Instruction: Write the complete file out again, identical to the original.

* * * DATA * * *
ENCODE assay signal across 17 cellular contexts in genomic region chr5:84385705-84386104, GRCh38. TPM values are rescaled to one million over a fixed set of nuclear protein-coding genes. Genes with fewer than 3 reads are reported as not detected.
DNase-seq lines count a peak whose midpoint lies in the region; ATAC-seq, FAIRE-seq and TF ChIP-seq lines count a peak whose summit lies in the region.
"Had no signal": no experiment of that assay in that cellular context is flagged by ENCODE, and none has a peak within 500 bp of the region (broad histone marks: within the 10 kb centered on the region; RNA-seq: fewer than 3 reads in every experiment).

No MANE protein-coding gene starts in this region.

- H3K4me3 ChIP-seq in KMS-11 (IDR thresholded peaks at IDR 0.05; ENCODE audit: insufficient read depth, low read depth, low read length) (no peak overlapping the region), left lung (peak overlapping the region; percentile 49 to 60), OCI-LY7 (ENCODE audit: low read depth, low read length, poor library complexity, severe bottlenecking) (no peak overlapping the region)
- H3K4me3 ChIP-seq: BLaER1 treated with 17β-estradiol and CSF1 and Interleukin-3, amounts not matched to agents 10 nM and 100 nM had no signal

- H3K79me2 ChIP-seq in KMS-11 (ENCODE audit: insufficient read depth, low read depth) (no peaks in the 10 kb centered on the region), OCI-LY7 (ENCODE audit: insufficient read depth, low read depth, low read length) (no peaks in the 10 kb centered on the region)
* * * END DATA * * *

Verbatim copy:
ENCODE assay signal across 17 cellular contexts in genomic region chr5:84385705-84386104, GRCh38. TPM values are rescaled to one million over a fixed set of nuclear protein-coding genes. Genes with fewer than 3 reads are reported as not detected.
DNase-seq lines count a peak whose midpoint lies in the region; ATAC-seq, FAIRE-seq and TF ChIP-seq lines count a peak whose summit lies in the region.
"Had no signal": no experiment of that assay in that cellular context is flagged by ENCODE, and none has a peak within 500 bp of the region (broad histone marks: within the 10 kb centered on the region; RNA-seq: fewer than 3 reads in every experiment).

No MANE protein-coding gene starts in this region.

- H3K4me3 ChIP-seq in KMS-11 (IDR thresholded peaks at IDR 0.05; ENCODE audit: insufficient read depth, low read depth, low read length) (no peak overlapping the region), left lung (peak overlapping the region; percentile 49 to 60), OCI-LY7 (ENCODE audit: low read depth, low read length, poor library complexity, severe bottlenecking) (no peak overlapping the region)
- H3K4me3 ChIP-seq: BLaER1 treated with 17β-estradiol and CSF1 and Interleukin-3, amounts not matched to agents 10 nM and 100 nM had no signal

- H3K79me2 ChIP-seq in KMS-11 (ENCODE audit: insufficient read depth, low read depth) (no peaks in the 10 kb centered on the region), OCI-LY7 (ENCODE audit: insufficient read depth, low read depth, low read length) (no peaks in the 10 kb centered on the region)